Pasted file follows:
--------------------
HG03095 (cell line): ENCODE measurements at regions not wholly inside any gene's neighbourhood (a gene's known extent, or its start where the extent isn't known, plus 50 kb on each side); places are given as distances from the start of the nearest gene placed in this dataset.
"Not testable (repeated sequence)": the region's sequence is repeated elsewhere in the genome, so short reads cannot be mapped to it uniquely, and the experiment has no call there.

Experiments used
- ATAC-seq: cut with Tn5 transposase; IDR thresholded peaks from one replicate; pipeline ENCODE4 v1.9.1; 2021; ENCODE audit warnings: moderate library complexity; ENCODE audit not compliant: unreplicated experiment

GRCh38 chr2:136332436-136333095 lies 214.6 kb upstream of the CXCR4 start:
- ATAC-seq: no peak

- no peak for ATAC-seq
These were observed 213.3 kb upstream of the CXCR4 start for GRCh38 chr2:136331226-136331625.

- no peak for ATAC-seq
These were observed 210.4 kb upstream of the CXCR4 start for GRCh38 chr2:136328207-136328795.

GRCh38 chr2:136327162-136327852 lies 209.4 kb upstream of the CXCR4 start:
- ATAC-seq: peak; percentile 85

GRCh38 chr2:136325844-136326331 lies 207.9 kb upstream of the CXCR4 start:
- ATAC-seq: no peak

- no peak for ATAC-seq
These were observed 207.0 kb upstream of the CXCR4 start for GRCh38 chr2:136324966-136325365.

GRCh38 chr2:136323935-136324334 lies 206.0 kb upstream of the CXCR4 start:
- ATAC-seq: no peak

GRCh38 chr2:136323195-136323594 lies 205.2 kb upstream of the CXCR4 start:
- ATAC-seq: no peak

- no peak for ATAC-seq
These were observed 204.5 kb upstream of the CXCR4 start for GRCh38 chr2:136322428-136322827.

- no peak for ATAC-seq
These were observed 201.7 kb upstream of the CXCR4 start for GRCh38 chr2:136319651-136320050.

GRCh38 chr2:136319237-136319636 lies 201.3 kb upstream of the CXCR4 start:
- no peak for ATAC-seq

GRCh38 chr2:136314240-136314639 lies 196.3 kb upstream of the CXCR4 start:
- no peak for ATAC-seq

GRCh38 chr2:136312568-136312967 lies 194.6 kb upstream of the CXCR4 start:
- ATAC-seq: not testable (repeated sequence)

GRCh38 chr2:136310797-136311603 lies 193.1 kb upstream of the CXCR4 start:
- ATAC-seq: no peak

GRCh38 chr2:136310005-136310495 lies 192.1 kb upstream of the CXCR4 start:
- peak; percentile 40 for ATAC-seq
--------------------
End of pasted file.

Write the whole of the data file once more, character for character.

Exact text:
HG03095 (cell line): ENCODE measurements at regions not wholly inside any gene's neighbourhood (a gene's known extent, or its start where the extent isn't known, plus 50 kb on each side); places are given as distances from the start of the nearest gene placed in this dataset.
"Not testable (repeated sequence)": the region's sequence is repeated elsewhere in the genome, so short reads cannot be mapped to it uniquely, and the experiment has no call there.

Experiments used
- ATAC-seq: cut with Tn5 transposase; IDR thresholded peaks from one replicate; pipeline ENCODE4 v1.9.1; 2021; ENCODE audit warnings: moderate library complexity; ENCODE audit not compliant: unreplicated experiment

GRCh38 chr2:136332436-136333095 lies 214.6 kb upstream of the CXCR4 start:
- ATAC-seq: no peak

- no peak for ATAC-seq
These were observed 213.3 kb upstream of the CXCR4 start for GRCh38 chr2:136331226-136331625.

- no peak for ATAC-seq
These were observed 210.4 kb upstream of the CXCR4 start for GRCh38 chr2:136328207-136328795.

GRCh38 chr2:136327162-136327852 lies 209.4 kb upstream of the CXCR4 start:
- ATAC-seq: peak; percentile 85

GRCh38 chr2:136325844-136326331 lies 207.9 kb upstream of the CXCR4 start:
- ATAC-seq: no peak

- no peak for ATAC-seq
These were observed 207.0 kb upstream of the CXCR4 start for GRCh38 chr2:136324966-136325365.

GRCh38 chr2:136323935-136324334 lies 206.0 kb upstream of the CXCR4 start:
- ATAC-seq: no peak

GRCh38 chr2:136323195-136323594 lies 205.2 kb upstream of the CXCR4 start:
- ATAC-seq: no peak

- no peak for ATAC-seq
These were observed 204.5 kb upstream of the CXCR4 start for GRCh38 chr2:136322428-136322827.

- no peak for ATAC-seq
These were observed 201.7 kb upstream of the CXCR4 start for GRCh38 chr2:136319651-136320050.

GRCh38 chr2:136319237-136319636 lies 201.3 kb upstream of the CXCR4 start:
- no peak for ATAC-seq

GRCh38 chr2:136314240-136314639 lies 196.3 kb upstream of the CXCR4 start:
- no peak for ATAC-seq

GRCh38 chr2:136312568-136312967 lies 194.6 kb upstream of the CXCR4 start:
- ATAC-seq: not testable (repeated sequence)

GRCh38 chr2:136310797-136311603 lies 193.1 kb upstream of the CXCR4 start:
- ATAC-seq: no peak

GRCh38 chr2:136310005-136310495 lies 192.1 kb upstream of the CXCR4 start:
- peak; percentile 40 for ATAC-seq